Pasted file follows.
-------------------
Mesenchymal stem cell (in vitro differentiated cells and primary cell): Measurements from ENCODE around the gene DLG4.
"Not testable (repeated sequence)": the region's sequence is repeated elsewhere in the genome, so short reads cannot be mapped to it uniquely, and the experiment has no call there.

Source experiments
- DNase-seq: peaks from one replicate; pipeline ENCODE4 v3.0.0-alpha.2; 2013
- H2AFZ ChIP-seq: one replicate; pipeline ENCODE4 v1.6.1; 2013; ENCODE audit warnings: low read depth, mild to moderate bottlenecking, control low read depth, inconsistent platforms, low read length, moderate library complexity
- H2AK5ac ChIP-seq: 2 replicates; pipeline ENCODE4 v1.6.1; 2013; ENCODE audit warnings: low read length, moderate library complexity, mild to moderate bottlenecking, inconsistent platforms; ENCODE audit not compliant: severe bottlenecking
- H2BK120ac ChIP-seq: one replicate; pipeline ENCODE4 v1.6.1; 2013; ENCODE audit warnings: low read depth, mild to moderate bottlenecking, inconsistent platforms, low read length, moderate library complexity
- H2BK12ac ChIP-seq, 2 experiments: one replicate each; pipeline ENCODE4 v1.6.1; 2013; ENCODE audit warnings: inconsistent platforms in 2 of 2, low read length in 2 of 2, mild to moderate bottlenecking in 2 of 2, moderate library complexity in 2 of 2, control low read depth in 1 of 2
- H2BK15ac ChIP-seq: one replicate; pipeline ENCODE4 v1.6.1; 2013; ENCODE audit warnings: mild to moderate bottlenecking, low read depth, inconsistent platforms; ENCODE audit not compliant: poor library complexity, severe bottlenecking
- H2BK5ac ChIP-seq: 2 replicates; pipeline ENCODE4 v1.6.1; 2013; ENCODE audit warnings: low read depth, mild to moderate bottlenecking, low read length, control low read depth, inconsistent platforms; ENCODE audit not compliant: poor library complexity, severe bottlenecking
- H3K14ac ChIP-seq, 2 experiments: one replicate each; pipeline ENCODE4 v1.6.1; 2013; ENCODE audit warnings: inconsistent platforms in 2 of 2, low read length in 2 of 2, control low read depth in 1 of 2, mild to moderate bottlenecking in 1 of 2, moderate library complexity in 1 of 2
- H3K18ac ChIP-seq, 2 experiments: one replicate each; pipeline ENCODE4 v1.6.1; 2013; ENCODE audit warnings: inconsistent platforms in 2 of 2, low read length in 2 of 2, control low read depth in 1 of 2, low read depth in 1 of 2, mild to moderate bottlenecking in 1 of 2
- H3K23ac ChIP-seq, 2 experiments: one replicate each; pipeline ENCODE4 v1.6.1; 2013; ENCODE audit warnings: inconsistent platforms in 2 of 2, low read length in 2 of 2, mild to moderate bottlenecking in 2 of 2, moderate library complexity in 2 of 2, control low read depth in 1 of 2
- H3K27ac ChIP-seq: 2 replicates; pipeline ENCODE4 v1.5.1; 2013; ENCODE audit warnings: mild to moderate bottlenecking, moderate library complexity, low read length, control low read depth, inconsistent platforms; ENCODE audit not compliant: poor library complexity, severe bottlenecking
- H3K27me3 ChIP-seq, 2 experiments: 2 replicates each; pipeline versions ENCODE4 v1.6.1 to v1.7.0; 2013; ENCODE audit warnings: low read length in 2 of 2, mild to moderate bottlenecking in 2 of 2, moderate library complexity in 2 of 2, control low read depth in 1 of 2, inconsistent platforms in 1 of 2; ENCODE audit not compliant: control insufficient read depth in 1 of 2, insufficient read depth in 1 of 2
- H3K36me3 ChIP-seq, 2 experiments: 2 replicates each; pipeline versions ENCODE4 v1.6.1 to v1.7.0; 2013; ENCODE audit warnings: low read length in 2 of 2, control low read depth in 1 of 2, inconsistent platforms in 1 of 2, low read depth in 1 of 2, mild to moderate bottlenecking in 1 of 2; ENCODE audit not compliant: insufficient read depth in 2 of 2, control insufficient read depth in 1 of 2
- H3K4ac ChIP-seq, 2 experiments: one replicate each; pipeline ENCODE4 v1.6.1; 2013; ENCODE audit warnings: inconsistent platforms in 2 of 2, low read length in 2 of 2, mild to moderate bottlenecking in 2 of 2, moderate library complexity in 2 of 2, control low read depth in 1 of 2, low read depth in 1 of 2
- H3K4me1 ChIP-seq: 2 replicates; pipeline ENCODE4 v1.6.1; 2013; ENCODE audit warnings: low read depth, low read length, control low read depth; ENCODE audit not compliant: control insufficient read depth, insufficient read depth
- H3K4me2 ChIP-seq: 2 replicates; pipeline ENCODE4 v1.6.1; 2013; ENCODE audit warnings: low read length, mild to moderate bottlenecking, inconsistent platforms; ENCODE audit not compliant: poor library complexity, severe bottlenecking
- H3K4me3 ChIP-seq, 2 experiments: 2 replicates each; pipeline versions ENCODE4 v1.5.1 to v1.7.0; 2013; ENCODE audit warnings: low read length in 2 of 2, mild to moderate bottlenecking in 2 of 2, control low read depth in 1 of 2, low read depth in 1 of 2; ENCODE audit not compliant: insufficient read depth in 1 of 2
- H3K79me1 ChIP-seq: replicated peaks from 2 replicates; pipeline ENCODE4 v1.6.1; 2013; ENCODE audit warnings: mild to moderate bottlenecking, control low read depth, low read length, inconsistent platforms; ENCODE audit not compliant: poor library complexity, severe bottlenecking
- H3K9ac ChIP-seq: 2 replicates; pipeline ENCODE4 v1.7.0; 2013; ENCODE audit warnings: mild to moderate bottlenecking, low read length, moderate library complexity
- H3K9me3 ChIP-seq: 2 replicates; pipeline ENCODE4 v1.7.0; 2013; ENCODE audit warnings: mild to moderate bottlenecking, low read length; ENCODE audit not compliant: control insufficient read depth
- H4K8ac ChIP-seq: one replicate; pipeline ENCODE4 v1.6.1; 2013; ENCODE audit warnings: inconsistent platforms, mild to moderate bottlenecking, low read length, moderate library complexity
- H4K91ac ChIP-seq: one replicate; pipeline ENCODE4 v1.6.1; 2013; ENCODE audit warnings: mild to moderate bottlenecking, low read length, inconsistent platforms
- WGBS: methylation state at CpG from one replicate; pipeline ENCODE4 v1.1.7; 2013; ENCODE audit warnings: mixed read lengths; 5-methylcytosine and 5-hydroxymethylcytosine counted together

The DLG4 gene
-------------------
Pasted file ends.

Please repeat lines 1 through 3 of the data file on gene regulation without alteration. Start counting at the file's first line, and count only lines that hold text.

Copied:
Mesenchymal stem cell (in vitro differentiated cells and primary cell): Measurements from ENCODE around the gene DLG4.
"Not testable (repeated sequence)": the region's sequence is repeated elsewhere in the genome, so short reads cannot be mapped to it uniquely, and the experiment has no call there.

Source experiments